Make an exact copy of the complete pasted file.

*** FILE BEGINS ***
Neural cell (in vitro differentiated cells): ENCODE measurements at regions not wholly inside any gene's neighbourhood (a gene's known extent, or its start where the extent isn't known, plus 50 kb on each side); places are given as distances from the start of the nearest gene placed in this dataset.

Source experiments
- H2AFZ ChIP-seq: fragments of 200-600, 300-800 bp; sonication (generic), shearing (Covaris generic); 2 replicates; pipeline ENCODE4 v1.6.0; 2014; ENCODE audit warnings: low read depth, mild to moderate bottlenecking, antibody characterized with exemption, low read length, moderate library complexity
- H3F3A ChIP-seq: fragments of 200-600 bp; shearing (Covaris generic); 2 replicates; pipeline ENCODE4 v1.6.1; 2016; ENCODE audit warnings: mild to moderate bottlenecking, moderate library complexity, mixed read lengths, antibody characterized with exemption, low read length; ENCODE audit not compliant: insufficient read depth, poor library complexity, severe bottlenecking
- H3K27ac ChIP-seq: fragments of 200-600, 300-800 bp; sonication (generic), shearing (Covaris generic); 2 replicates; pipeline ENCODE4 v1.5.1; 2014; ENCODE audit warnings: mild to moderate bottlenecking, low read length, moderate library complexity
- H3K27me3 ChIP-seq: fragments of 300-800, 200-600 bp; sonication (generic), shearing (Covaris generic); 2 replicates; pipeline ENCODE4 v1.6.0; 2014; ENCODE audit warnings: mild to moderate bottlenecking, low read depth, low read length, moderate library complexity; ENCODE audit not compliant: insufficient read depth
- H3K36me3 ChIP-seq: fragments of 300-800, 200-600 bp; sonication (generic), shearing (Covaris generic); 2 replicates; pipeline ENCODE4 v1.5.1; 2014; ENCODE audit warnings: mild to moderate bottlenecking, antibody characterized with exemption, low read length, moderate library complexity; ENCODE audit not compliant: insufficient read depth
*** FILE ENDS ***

Neural cell (in vitro differentiated cells): ENCODE measurements at regions not wholly inside any gene's neighbourhood (a gene's known extent, or its start where the extent isn't known, plus 50 kb on each side); places are given as distances from the start of the nearest gene placed in this dataset.

Source experiments
- H2AFZ ChIP-seq: fragments of 200-600, 300-800 bp; sonication (generic), shearing (Covaris generic); 2 replicates; pipeline ENCODE4 v1.6.0; 2014; ENCODE audit warnings: low read depth, mild to moderate bottlenecking, antibody characterized with exemption, low read length, moderate library complexity
- H3F3A ChIP-seq: fragments of 200-600 bp; shearing (Covaris generic); 2 replicates; pipeline ENCODE4 v1.6.1; 2016; ENCODE audit warnings: mild to moderate bottlenecking, moderate library complexity, mixed read lengths, antibody characterized with exemption, low read length; ENCODE audit not compliant: insufficient read depth, poor library complexity, severe bottlenecking
- H3K27ac ChIP-seq: fragments of 200-600, 300-800 bp; sonication (generic), shearing (Covaris generic); 2 replicates; pipeline ENCODE4 v1.5.1; 2014; ENCODE audit warnings: mild to moderate bottlenecking, low read length, moderate library complexity
- H3K27me3 ChIP-seq: fragments of 300-800, 200-600 bp; sonication (generic), shearing (Covaris generic); 2 replicates; pipeline ENCODE4 v1.6.0; 2014; ENCODE audit warnings: mild to moderate bottlenecking, low read depth, low read length, moderate library complexity; ENCODE audit not compliant: insufficient read depth
- H3K36me3 ChIP-seq: fragments of 300-800, 200-600 bp; sonication (generic), shearing (Covaris generic); 2 replicates; pipeline ENCODE4 v1.5.1; 2014; ENCODE audit warnings: mild to moderate bottlenecking, antibody characterized with exemption, low read length, moderate library complexity; ENCODE audit not compliant: insufficient read depth